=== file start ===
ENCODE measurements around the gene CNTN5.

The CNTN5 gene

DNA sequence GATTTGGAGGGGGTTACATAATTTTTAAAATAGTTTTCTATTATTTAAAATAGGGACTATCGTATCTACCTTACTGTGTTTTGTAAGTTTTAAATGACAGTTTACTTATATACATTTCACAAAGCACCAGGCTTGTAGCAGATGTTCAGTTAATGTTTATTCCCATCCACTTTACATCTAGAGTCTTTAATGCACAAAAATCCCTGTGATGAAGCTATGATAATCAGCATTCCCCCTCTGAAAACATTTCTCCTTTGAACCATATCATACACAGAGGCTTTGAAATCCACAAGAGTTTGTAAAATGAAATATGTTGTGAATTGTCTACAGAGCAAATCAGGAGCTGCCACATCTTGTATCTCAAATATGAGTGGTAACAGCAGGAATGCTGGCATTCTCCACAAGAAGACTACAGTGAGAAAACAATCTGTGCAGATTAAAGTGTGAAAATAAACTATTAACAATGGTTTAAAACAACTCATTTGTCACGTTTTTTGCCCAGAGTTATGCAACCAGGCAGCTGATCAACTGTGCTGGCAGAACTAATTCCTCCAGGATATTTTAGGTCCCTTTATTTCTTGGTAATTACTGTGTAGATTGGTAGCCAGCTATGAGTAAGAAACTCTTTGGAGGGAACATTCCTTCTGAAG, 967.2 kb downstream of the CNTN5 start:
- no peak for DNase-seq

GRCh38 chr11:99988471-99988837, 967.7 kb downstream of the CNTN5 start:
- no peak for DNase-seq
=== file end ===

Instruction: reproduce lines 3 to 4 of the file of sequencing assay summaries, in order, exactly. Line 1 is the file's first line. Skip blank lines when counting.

DNA sequence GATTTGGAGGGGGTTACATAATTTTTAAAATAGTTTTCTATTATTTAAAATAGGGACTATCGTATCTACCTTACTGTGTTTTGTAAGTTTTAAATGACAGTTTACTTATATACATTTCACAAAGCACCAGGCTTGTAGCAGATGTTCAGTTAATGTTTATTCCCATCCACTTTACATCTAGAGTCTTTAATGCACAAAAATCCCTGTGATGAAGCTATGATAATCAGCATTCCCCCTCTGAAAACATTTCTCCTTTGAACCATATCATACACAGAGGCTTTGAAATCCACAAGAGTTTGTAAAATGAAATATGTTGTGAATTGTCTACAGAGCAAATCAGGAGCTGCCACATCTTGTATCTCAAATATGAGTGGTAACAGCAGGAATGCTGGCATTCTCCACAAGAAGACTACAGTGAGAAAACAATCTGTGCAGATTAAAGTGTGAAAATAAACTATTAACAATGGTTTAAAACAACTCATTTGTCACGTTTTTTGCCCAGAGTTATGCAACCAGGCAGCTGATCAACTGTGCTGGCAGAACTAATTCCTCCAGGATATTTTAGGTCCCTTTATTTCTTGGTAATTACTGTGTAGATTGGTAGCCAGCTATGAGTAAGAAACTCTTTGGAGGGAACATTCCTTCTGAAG, 967.2 kb downstream of the CNTN5 start:
- no peak for DNase-seq